Rheem Furnace Two Blinking Lights – Pressure Switch Open

Thursday October 26, 2017
Yesterday the furnace stopped providing heat.  I’ve had some success troubleshooting in the past, thanks to the internet.  My Rheem furnace has an indicator light that will flash different codes based on what the problem is.  This was a new one – two flashes of the green light followed by a few second pause, then two flashes again, etc.  Looking at the panel schematic, it said that the problem is an open pressure switch and proceed to step F on the troubleshooting chart.  None of the listed suggestions were helpful, so I resorted to look things up on my good friend Google.

It turns out my furnace has two pressure switches and there are a few causes for the pressure switches to fail.  I found a YouTube video with a solution that apparently works for many people – blowing in and out into the tube attached to the switches to “exercise” the switch and loosen up anything that is sticking.  For some people the fix lasts a long time, for other people, it at least gives them enough time to order a new pressure switch.  Here’s the video:

I’d suggest just being careful not to blow too hard and damage the switch.  I tried it and unfortunately, it did not help my situation.

Reading for other problems that could cause this led me to read someone who had a dead rodent in their outdoor vent pipe.  My pipes are pretty high off the ground and fortunately, the one for my furnace has a wire grate covering the opening.  I was pretty sure there wasn’t any animal in there, but I had no way to check.

I decided it was time to call in the professionals and I left a message for our HVAC company we have a contract with.  They called me back just before 8am when they opened.  They said they had a bunch of calls for heat being out but they could send out a technician between noon and 4pm.  The technician showed up around 3:15pm, takes off the cover, and says it smells like something overheated.  He feels the draft inducer motor and says it is really hot and it failed.  Apparently when it fails, it will get hot.  He goes outside and spends about 30 minutes apparently talking on the phone.  I figure this means that the office has one in stock and he’s waiting for someone to bring it out to our house. He comes back in and says the part is not in stock but it looks like they will get it on Monday – and today is Thursday.  He sets a time for someone to come out on Monday – between 2 and 4pm.  It isn’t freezing outside, but it isn’t particularly warm either.  Our house has been in the low 60’s inside, but we are supposed to have some cooler weather between now and Monday.

I asked how much the part costs, and he said $600 for the draft inducer motor.  He also said that I’m basically in for about $150 already.  I have no idea if the $600 is for the part without labor or for the part and labor.  Looking online, it seems other people have been quoted $600 plus another $240 for labor.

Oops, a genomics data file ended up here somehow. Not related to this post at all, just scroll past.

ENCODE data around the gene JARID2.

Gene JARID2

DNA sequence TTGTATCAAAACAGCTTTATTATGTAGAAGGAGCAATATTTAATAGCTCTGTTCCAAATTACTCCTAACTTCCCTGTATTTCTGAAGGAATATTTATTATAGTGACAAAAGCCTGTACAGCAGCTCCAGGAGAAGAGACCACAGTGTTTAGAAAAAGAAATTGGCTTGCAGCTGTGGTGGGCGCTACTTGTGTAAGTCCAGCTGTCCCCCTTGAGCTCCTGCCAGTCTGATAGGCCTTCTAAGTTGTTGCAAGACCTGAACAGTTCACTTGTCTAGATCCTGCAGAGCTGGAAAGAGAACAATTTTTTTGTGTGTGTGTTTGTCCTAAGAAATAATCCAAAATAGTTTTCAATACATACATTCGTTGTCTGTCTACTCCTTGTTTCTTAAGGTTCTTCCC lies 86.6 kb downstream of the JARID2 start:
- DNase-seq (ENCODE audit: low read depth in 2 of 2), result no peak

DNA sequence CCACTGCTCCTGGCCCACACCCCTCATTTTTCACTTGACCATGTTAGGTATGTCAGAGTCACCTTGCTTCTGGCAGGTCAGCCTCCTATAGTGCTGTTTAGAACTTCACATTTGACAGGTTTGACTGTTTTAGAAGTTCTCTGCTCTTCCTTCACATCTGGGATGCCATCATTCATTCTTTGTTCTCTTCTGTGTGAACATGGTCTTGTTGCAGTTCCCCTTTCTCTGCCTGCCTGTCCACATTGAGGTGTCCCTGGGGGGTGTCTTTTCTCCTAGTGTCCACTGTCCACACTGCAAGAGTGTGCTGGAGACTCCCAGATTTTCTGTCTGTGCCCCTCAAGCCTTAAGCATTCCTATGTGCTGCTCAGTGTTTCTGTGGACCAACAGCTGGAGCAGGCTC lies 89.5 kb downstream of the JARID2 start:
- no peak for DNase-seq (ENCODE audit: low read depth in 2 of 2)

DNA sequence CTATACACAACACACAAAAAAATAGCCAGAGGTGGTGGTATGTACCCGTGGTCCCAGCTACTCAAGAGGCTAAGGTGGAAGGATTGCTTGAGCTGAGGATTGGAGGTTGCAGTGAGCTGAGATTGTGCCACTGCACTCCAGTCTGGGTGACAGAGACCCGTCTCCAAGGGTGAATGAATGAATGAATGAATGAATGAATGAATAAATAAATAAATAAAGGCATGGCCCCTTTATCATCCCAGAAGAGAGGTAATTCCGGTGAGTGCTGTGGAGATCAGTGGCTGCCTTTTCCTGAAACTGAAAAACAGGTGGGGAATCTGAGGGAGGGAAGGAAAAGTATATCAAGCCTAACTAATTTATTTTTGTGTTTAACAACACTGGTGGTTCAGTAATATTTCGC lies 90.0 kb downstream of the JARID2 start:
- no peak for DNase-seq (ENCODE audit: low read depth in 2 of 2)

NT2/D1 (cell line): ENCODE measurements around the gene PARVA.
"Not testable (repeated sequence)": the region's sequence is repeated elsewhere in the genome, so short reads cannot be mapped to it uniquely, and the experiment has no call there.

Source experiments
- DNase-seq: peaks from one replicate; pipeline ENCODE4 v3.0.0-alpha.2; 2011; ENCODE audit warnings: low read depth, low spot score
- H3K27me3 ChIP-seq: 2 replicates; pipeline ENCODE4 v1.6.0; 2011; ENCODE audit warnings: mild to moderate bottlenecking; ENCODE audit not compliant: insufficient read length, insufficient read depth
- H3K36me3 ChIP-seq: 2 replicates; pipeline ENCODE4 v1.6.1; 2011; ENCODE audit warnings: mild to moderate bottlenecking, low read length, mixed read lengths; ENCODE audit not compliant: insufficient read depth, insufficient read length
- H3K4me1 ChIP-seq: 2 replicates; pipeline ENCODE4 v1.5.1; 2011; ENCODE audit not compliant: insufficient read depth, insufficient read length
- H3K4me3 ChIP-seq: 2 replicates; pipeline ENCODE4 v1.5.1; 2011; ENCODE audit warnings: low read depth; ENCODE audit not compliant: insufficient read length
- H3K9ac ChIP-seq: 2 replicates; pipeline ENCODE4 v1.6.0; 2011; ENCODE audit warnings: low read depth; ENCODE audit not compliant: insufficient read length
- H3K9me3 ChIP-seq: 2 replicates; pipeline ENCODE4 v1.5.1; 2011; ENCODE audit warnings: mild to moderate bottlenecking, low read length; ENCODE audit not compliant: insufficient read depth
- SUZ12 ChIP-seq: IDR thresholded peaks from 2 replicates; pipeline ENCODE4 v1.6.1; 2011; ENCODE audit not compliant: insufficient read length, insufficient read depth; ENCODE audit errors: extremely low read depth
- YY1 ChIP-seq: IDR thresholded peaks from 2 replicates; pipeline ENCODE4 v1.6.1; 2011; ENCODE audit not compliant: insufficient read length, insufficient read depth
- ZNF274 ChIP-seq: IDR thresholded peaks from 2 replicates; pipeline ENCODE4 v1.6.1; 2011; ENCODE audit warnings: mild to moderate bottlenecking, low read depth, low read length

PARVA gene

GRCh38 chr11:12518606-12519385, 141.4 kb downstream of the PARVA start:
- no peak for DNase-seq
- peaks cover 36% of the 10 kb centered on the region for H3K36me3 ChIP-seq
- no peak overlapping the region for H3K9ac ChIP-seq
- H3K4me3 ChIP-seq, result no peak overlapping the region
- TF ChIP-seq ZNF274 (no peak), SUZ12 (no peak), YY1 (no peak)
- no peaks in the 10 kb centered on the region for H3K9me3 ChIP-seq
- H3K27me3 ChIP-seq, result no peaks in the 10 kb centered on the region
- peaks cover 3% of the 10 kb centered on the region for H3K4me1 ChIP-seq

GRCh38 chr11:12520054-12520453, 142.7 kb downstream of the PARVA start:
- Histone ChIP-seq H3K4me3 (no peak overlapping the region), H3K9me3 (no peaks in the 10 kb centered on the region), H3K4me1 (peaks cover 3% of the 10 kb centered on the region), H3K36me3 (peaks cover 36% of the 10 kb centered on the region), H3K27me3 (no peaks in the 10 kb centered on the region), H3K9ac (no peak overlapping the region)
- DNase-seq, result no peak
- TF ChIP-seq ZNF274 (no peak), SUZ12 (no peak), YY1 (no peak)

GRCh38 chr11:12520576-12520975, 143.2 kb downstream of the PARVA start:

There are a few videos out there on how to change the inducer motor.  It didn’t look too complicated to replace it and most comments said they could do it in about 30 minutes but one said it took 2 hours but the stated they were going very slowly.

They sell the draft inducer motors online at a variety of places, including Amazon.  I found the model number and specifics on a label on the side of the motor – the label says 71623861e.  The one for my furnace is this model:

7162-3861E – Rheem Furnace Draft Inducer / Exhaust Vent Venter Motor – OEM Replacement

They sell at Amazon for around $230.  It irks me to think that my HVAC company would be increasing the price as much as they do, but maybe the $600 I was quoted included installation.  The item I linked to at Amazon has one review at this time saying it worked perfectly and only took the person 10 minutes to install.

At this point, I’m stuck waiting several days to have the HVAC guys come back and possibly charge me 4 times what it would cost for me to do it myself.  I could order the part online and hope that is the only problem.  If that isn’t the only problem though, I’m back to calling the repair guy out another time.

So my plan is in the morning I’m going to check and see if it really is not available in stock for them to replace tomorrow.  I’m also going to check with another local HVAC company to see if they have it in stock and can come out tomorrow.  I do have a contract with my preferred HVAC company, but if they can’t get the part quickly, it doesn’t do me much good.

I may also call and see if there is a local distributor that will HVAC parts to individuals.  I think most will only sell to professionals, but it doesn’t hurt to call.  If I can get one myself and try to install it before Monday, I may try to do that.  If it works, I can cancel the Monday service call.  If it doesn’t work, I’ll still have the guys come out on Monday.

I’ll update this when I have news.

Update 10/17/17 (Friday):  I spent some time this morning calling around to see if I could either get a replacement part or find a reliable HVAC company that may have it in stock.  I called a highly respected HVAC company this morning and they said there is a chance the part may be on one of their trucks, but they said most likely they would have to order it and it wouldn’t be ready until Monday.  I started to think I could ask them to look and see if they have it on a truck, hope they can have someone available the same day, and pay them what is probably the same cost or a bit higher than the company I’ve been using that would be out on Monday anyway.